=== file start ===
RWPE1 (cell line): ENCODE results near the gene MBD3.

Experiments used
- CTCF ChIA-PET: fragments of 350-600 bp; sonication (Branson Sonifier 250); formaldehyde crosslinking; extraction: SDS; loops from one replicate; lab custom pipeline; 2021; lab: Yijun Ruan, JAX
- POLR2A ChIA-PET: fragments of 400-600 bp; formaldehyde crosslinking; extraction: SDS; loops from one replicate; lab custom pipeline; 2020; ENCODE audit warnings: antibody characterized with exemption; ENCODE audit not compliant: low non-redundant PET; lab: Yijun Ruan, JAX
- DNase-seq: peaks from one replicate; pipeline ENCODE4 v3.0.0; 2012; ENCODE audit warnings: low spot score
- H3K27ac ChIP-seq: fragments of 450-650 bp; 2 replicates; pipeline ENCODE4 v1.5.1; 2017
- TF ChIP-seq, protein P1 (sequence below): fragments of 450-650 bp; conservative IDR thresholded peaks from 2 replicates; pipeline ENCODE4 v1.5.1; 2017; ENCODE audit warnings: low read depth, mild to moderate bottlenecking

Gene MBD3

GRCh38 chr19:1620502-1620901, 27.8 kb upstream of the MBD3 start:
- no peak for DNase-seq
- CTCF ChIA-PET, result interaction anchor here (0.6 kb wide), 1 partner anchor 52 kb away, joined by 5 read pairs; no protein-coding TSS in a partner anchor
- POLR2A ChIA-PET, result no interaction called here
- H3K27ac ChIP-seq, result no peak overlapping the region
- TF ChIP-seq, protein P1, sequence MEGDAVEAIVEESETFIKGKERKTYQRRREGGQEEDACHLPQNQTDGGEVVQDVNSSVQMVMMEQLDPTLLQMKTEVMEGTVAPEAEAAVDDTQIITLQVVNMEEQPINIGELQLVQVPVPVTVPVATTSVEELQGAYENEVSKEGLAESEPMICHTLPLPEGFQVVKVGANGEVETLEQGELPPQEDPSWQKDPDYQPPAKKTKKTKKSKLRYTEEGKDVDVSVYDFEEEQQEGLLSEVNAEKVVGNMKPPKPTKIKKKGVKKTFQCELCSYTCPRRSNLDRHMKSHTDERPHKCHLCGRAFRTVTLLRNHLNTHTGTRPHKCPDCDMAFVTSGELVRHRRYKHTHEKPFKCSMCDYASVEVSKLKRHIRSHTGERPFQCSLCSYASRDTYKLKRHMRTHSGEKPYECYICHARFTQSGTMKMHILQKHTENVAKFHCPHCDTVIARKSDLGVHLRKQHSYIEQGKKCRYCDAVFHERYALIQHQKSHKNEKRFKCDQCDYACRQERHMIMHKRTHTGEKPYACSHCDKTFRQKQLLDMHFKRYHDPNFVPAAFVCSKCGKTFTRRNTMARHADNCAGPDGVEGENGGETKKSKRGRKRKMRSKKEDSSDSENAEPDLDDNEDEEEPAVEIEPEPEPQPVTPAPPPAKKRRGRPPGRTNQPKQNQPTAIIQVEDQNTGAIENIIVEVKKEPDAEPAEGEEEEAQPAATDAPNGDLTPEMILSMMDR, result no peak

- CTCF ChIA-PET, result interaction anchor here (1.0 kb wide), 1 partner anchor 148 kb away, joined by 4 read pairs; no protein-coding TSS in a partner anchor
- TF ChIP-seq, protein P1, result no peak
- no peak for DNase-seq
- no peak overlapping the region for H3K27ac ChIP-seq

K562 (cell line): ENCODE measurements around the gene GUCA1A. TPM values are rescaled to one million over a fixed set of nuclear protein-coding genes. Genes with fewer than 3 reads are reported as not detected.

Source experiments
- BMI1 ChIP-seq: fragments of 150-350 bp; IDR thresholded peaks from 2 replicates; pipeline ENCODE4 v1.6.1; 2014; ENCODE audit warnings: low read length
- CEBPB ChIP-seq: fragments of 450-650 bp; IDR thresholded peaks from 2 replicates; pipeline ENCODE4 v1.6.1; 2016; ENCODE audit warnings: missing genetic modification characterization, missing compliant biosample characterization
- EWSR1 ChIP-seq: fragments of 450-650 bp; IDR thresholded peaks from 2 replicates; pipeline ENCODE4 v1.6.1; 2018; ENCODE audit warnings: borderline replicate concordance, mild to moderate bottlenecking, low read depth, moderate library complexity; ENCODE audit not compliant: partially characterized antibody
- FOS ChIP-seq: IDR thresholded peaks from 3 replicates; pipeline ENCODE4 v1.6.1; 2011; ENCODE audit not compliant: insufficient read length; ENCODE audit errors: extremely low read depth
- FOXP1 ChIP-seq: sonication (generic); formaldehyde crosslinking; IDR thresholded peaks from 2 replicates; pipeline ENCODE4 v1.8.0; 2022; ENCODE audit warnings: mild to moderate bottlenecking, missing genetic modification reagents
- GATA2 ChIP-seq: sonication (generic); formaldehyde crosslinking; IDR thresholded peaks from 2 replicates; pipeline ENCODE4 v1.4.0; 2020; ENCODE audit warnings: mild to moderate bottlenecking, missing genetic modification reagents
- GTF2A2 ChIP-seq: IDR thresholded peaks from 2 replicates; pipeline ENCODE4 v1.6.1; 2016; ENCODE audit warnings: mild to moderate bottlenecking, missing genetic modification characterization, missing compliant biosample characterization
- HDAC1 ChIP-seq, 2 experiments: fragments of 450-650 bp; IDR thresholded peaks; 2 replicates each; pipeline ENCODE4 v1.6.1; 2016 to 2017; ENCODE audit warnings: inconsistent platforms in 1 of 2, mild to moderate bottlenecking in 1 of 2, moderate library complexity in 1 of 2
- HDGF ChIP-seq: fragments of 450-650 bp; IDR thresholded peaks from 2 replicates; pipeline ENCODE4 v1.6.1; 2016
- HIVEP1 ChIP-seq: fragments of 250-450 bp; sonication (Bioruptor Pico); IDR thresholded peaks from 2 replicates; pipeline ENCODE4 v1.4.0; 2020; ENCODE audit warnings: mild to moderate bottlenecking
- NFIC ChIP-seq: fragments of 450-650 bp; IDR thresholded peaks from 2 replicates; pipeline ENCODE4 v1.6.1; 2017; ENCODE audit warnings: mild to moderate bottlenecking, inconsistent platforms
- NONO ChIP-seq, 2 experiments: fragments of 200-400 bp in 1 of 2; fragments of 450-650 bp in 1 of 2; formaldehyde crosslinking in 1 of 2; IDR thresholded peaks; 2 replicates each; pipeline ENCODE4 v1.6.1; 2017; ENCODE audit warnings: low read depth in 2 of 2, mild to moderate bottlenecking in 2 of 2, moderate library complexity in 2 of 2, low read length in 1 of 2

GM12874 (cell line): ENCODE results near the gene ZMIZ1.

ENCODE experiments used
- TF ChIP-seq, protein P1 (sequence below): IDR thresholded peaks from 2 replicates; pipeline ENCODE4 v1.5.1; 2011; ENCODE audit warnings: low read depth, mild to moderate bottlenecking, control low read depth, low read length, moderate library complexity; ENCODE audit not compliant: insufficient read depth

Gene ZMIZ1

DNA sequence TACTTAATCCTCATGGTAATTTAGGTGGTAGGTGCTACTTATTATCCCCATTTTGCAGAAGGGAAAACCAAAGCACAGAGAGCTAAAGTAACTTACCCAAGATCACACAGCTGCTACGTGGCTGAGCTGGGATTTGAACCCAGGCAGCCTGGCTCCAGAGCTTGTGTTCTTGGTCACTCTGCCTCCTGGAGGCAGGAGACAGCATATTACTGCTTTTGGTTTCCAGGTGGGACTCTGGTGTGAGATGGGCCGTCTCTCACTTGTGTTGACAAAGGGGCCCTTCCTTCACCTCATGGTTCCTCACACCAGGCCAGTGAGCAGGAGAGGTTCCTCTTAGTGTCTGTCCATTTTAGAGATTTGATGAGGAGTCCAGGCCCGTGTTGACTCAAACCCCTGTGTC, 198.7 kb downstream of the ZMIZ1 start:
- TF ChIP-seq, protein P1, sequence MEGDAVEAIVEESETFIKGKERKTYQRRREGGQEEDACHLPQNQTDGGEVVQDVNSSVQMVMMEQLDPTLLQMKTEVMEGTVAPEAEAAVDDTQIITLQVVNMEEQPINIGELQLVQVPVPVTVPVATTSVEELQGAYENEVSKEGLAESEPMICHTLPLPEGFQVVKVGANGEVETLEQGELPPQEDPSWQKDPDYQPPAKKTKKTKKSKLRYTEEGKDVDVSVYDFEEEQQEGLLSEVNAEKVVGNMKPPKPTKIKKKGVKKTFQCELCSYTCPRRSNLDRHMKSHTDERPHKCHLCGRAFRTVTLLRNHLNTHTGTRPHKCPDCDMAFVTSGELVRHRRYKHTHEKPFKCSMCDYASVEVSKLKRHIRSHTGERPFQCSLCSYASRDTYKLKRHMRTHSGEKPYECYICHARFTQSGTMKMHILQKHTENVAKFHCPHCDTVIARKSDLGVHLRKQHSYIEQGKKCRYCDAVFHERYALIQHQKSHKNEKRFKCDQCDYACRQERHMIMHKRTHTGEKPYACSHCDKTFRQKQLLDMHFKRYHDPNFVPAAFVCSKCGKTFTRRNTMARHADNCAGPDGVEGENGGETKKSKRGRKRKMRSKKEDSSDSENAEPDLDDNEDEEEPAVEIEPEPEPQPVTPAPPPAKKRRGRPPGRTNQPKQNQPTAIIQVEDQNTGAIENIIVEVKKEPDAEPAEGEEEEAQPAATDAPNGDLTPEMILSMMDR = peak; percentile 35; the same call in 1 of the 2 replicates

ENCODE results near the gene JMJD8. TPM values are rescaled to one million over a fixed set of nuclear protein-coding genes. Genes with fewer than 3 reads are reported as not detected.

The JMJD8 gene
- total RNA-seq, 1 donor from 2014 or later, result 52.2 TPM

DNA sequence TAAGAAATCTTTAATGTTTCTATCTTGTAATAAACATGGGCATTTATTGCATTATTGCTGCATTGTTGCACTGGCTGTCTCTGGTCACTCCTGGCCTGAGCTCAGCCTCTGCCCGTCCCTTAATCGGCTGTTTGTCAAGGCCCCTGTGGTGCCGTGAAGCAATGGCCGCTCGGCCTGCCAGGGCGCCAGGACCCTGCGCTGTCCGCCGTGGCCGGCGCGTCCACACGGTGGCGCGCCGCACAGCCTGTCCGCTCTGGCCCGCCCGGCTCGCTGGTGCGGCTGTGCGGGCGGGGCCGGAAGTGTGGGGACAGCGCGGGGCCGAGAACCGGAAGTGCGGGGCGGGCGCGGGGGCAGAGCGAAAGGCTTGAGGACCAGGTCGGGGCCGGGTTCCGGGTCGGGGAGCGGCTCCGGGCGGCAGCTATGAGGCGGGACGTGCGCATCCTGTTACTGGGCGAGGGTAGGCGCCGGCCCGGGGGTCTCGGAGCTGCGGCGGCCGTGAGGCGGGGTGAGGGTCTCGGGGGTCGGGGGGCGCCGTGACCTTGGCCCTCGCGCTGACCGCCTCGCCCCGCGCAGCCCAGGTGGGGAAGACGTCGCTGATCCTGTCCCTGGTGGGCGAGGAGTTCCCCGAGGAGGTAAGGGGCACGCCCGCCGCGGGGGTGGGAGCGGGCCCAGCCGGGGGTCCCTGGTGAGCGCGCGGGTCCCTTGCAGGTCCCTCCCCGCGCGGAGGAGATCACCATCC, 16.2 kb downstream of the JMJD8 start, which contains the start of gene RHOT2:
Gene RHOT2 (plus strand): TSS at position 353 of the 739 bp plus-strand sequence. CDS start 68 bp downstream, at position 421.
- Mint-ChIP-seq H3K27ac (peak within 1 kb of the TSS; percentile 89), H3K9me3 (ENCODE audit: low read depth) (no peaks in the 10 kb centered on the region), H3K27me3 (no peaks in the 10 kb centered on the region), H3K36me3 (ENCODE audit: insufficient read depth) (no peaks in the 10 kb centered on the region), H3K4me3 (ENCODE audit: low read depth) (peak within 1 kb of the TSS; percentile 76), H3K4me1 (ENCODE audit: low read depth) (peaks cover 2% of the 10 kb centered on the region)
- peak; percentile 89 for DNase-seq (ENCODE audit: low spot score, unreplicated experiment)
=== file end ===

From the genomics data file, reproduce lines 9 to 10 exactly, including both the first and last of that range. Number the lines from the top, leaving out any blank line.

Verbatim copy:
GRCh38 chr19:1620502-1620901, 27.8 kb upstream of the MBD3 start:
- no peak for DNase-seq